Explicit Reading Comprehension Instruction in Elementary Classrooms: Teacher Use of Reading Comprehension Strategies
Written by Molly Ness
Over the past 30 or so years, education researchers have noted better strategies for helping improve students’ text comprehension. What educators have learned is that there is no one perfect strategy, but that students must use many flexible strategies for recalling information from text, determining themes, and developing high-level connections to the text. In the present study, Molly Ness conducted an observational study to identify the frequency of reading comprehension instruction in elementary classrooms. The author set out to determine which reading comprehension instructional strategies were most used by teachers in elementary classrooms.
Researchers have shown that comprehension is the most important aspect of reading, as it helps students construct meaning out of, and make personal connections to, the text. Ness provides a thorough literature review demonstrating the benefits of explicit reading comprehension. Even more specifically, when elementary-age children are provided with explicit comprehension instruction, their performance on higher-level tasks increases. Despite their many benefits, these strategies are not always taught in the elementary classroom. One reason is that comprehension instruction is often less teacher-directed, and so the teacher prompts students instead of drilling them with questions. It is often difficult for teachers to make comprehension a daily part of their instructional day.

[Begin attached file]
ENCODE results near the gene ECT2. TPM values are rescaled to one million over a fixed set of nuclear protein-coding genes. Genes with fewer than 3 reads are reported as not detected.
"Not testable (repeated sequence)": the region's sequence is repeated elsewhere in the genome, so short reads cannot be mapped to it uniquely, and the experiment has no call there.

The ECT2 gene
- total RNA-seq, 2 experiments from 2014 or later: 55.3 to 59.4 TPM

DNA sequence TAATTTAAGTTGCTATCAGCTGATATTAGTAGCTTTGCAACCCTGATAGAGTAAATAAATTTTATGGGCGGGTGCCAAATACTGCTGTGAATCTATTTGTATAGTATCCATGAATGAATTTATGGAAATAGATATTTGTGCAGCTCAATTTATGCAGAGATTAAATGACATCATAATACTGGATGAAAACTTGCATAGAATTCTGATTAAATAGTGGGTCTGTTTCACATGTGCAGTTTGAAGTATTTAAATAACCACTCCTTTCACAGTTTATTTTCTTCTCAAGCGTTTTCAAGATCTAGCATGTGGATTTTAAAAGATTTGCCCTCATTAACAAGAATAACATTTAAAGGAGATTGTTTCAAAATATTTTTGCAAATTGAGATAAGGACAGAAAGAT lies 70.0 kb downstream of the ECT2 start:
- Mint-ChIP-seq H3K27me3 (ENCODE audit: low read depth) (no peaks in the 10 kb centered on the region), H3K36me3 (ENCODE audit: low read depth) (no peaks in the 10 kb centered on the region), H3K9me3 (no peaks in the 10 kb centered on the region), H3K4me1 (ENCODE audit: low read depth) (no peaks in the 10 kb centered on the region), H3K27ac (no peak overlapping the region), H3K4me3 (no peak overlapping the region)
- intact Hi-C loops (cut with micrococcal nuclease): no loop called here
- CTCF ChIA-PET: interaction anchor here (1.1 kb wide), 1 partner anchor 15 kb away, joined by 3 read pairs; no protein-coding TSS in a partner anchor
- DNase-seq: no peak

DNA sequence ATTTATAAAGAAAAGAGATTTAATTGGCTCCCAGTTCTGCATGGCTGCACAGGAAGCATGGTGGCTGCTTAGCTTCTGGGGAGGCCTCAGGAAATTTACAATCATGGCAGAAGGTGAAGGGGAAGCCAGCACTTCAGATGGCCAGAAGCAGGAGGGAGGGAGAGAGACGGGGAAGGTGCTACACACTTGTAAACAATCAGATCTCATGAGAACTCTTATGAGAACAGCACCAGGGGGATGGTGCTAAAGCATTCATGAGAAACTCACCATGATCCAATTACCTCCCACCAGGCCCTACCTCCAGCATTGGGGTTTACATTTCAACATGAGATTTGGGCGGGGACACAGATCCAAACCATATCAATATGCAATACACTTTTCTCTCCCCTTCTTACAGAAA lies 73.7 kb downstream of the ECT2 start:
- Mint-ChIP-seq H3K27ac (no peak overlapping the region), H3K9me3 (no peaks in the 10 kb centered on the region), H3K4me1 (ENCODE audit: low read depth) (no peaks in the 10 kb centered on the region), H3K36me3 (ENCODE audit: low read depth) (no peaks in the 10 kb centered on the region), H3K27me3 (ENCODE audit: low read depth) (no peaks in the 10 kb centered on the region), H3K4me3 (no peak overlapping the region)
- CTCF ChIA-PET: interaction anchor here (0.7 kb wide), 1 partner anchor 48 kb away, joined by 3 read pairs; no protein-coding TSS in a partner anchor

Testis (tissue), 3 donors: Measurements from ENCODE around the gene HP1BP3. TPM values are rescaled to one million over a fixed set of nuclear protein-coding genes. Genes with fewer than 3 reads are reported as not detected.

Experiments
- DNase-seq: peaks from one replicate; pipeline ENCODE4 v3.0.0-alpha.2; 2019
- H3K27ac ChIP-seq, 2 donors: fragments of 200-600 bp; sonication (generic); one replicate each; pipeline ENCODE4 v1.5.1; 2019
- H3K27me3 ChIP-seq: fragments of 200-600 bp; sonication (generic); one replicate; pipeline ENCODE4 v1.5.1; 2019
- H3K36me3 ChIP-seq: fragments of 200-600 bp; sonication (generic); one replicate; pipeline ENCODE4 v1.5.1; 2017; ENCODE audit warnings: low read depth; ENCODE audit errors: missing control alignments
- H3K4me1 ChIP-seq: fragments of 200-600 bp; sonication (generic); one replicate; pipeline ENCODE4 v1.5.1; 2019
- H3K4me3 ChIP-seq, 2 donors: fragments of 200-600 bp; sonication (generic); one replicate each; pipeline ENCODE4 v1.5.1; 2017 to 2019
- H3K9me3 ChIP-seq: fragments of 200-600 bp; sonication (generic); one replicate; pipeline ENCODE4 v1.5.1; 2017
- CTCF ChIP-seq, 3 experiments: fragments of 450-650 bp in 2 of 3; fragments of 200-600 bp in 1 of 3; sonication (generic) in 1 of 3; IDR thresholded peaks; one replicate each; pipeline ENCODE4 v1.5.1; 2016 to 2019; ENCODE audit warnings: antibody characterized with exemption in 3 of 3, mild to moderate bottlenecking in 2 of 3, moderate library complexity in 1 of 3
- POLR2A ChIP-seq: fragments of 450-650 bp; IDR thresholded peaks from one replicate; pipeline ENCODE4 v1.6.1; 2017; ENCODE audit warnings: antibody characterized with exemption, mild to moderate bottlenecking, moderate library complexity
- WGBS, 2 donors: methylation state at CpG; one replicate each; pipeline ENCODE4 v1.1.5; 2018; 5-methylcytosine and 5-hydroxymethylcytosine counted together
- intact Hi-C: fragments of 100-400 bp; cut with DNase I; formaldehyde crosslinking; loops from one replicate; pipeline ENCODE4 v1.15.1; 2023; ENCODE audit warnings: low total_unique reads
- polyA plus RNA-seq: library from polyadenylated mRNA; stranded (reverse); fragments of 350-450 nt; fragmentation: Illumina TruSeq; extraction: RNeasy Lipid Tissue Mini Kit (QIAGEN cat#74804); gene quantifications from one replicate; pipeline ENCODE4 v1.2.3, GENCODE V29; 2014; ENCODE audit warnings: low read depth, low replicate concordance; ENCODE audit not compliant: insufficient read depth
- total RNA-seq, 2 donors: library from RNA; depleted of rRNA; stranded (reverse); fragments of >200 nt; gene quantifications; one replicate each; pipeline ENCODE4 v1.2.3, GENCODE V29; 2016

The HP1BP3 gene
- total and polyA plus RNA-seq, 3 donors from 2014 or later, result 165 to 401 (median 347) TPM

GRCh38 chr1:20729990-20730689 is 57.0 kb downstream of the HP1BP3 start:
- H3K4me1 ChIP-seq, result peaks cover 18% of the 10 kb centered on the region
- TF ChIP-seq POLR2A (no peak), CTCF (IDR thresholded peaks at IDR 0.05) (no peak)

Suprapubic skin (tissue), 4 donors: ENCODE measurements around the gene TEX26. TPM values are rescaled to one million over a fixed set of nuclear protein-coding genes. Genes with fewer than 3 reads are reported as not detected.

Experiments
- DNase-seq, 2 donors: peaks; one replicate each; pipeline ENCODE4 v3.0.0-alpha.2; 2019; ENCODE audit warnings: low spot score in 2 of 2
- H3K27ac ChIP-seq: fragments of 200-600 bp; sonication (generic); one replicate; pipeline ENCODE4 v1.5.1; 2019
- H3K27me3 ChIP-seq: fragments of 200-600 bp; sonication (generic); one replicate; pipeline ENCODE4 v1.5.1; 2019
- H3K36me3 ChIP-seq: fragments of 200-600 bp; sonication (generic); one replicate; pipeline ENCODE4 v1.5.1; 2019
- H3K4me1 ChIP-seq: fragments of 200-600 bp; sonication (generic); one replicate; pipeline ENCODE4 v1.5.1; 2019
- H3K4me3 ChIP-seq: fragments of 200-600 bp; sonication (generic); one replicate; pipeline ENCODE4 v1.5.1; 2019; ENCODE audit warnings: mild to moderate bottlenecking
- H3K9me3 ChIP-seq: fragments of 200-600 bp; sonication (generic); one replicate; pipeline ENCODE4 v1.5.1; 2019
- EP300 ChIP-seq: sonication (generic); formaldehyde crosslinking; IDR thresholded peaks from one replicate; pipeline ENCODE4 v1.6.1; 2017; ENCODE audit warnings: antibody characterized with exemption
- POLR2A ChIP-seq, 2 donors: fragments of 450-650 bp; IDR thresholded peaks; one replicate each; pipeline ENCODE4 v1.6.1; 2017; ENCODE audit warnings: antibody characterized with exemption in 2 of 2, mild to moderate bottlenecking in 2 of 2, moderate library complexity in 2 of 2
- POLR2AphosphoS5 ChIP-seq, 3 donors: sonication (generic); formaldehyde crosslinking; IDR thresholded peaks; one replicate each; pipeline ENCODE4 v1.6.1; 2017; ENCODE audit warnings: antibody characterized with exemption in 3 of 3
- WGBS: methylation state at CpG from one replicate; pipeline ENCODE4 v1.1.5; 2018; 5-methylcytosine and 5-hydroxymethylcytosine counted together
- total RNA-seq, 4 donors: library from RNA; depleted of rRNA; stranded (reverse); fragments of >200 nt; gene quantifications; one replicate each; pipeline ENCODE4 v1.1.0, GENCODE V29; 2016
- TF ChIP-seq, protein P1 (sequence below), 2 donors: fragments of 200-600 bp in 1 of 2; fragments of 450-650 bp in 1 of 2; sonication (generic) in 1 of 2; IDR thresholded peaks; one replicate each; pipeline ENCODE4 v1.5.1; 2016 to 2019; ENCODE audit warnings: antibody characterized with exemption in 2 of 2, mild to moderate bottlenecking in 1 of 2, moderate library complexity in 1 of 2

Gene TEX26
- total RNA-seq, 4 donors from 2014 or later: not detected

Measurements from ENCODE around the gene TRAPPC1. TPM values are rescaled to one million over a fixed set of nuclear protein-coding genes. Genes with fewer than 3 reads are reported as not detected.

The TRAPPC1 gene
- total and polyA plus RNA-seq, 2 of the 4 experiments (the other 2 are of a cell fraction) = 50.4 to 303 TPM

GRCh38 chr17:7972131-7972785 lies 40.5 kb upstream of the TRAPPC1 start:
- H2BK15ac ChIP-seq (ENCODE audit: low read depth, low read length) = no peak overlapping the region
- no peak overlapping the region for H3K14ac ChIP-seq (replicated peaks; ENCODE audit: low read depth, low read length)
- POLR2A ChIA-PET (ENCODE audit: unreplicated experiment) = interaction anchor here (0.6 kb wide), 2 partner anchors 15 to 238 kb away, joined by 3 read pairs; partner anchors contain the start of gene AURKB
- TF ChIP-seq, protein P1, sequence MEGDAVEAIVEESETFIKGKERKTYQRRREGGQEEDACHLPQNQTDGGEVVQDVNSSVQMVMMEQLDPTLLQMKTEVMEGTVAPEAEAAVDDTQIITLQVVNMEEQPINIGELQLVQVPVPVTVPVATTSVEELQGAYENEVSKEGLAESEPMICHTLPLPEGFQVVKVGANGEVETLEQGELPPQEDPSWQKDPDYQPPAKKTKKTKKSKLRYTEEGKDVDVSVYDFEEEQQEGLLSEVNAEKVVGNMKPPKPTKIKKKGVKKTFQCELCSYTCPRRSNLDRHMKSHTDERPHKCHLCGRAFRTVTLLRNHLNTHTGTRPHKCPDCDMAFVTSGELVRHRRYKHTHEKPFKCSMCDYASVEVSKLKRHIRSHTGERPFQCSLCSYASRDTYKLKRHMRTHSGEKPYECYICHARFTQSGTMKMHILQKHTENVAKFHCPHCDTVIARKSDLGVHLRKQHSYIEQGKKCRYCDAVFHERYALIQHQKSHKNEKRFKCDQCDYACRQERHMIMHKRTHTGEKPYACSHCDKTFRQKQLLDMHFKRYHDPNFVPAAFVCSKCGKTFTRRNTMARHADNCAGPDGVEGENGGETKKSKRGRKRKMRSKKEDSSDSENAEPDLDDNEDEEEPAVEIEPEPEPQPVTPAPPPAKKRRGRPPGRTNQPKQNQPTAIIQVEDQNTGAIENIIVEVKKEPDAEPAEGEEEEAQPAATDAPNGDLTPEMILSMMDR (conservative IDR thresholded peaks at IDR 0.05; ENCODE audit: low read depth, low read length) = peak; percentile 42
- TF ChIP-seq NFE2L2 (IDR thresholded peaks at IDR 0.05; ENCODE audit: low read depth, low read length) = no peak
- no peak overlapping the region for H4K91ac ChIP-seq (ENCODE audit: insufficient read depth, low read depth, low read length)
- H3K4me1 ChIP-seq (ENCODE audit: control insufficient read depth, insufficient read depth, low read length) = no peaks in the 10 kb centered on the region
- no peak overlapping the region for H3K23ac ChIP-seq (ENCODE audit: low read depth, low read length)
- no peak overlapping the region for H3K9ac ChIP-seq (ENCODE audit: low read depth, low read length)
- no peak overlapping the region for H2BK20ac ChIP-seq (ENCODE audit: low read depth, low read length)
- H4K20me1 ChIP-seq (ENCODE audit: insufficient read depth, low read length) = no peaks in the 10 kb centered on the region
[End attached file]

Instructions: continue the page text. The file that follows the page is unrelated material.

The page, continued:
Full article published in Journal of Research in Childhood Education,
January-March 2011, Volume 25, No. 1, pp. 98-117.
Summary written by Jan Lacina.